Tips for finding the silver lining in the cloudy days ahead:
- Take advantage of free resume and interview skills development workshops offered through employment assistance services.
- Tell everyone you know you’re looking for work. Many jobs are secured as a result of old-fashioned personal connections.
- Enroll in a course to learn a new ability or refresh your computer skills.
- Establish an e-mail address if you don’t already have one. Be prepared to e-mail your resume and fill out a job application on-line.
- Be as flexible as possible about hours of availability and the distance you are willing to commute.
- Take your physical limitations into account; not everyone can lift 60 pounds or stand on their feet for several hours at a stretch.
March 12, 2009
MetroWest CARES, the Committee Addressing Resources for Eldercare Services, is coordinated by United Jewish Communities and brings together professionals and lay leaders from MetroWest agencies that provide services to older adults. Each month, a MetroWest CARES agency presents an educational column on an eldercare issue. This month’s column on older adults returning to the workforce is presented by Jewish Vocational Service.
So you thought you were done with the rat race? Retirement couldn’t come soon enough? Only now your 401(k) isn’t generating enough income to make ends meet.
Then again, maybe you’re in sound shape financially but hate having too little to do with your time. Life just feels better when you’re giving something back, especially now that times are so tough for others.
Welcome to the new retirement, where work remains an option — or a necessity. Fortunately, even though times are tough, resources are available that can help mature workers find employment. Despite alarming trends nationally, jobs remain available even now, although they may not be in the same fields that individuals worked in before retirement. The key for older workers is identifying the skills and strengths that will get them through these economic badlands and into a more rewarding landscape. Ironically, many of the very aptitudes that are most needed in a brand new economic environment are those that tend to develop with maturity: reliability, depth of knowledge, and patience.
But before jumping back into the fray, older job seekers can benefit from taking stock of their interests and experience. And not just work experience: hobbies, avocations, political activism, and volunteer work all count toward employability.
The need for older individuals’ unique expertise and capacity to mentor has disappeared, especially in “people-centric” occupations like education and health care. An older adult who has spent time helping young children with homework may be ideally suited — with a little training — to work as a tutor. An attorney might offer consultant services, pick up part-time research or paralegal work, or provide pro bono assistance to a worthy nonprofit. An interest in art might lead to a job as a museum docent. People who enjoy sports or who worked with their hands during a professional career may find jobs as support personnel in related industries.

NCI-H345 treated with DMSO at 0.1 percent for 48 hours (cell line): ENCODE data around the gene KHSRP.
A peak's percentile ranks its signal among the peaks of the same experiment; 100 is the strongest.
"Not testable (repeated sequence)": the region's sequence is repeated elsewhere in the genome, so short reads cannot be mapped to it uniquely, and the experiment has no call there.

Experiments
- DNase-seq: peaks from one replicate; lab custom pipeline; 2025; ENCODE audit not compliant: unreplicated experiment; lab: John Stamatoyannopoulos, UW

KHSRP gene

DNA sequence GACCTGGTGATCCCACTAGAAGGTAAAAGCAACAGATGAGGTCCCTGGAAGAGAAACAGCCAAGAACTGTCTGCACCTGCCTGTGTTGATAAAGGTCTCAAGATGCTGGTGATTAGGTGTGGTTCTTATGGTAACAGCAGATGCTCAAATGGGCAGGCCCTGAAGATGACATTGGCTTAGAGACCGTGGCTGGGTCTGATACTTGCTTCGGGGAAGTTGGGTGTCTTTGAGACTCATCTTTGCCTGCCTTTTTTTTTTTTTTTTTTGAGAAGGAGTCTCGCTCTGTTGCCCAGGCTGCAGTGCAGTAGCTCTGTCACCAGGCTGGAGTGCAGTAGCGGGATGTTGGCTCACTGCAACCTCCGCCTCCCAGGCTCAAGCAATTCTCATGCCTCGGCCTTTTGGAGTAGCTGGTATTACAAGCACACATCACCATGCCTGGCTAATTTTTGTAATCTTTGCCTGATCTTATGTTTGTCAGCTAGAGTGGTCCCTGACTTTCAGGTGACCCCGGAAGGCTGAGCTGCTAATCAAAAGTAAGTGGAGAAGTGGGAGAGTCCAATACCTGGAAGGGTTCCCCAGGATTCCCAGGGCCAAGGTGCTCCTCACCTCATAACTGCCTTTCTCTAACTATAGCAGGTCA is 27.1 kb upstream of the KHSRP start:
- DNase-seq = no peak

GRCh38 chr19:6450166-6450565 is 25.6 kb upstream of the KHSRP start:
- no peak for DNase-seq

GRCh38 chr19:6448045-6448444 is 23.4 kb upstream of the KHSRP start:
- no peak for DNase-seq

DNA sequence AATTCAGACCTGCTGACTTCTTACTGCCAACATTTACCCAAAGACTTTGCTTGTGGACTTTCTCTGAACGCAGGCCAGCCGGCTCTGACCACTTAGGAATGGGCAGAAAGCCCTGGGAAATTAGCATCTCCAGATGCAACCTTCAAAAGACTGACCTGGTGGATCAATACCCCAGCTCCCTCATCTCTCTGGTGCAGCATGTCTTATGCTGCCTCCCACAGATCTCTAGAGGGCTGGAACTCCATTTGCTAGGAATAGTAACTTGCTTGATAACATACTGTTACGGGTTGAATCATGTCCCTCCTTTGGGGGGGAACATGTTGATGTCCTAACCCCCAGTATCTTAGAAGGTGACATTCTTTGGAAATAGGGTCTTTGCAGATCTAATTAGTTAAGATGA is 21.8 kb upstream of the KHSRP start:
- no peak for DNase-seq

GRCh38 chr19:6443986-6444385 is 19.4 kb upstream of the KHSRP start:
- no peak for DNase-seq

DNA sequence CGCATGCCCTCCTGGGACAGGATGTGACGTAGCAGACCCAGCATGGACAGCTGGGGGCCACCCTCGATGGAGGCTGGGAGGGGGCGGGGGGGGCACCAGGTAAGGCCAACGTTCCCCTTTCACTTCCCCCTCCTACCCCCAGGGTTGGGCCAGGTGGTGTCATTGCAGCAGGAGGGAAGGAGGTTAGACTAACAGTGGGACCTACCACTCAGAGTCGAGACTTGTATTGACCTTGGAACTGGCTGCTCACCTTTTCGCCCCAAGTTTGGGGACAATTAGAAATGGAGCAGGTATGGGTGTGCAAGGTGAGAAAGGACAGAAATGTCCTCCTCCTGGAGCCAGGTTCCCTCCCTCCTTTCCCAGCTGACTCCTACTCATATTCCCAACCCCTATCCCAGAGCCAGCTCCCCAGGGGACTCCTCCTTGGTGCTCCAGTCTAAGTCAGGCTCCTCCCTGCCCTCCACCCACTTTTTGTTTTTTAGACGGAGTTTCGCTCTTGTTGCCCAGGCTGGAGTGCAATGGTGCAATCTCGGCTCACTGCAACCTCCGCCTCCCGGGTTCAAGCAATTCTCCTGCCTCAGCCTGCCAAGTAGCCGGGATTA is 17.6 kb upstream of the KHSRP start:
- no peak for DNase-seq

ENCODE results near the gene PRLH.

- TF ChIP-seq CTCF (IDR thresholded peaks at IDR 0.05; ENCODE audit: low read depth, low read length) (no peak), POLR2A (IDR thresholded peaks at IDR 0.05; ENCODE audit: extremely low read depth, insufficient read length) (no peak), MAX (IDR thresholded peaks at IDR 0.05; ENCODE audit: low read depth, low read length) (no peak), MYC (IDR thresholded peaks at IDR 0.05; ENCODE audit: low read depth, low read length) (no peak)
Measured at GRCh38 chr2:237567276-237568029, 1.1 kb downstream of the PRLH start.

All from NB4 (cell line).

A period of belt-tightening and uncertainty is bound to be unnerving, but it can also afford mature work seekers an opportunity to take stock of their interests, envision new avenues in life, take advantage of training opportunities, and develop valuable connections.
Jewish Vocational Service is pleased to announce a new program that provides specialized employment assistance for adults 65 and older on a nonsectarian basis. Services include career counseling, job search strategies, resume preparation, interview techniques, networking tips, and job placement assistance. This emergency program is funded by the Grotta Fund for Senior Care of the Jewish Community Foundation of MetroWest. For information, contact Dr. Meryl Kanner at 973-674- 6330, ext. 271, or email@example.com.
Families and caregivers needing answers to broader eldercare questions and help with community resources can contact Elderlink, a portal to all MetroWest services for older adults and their families. Elderlink can be reached at 973-765-9050, ext. 511, or firstname.lastname@example.org.
Dr. Meryl Kanner works at the Jewish Vocational Service of MetroWest in the career counseling and placement department.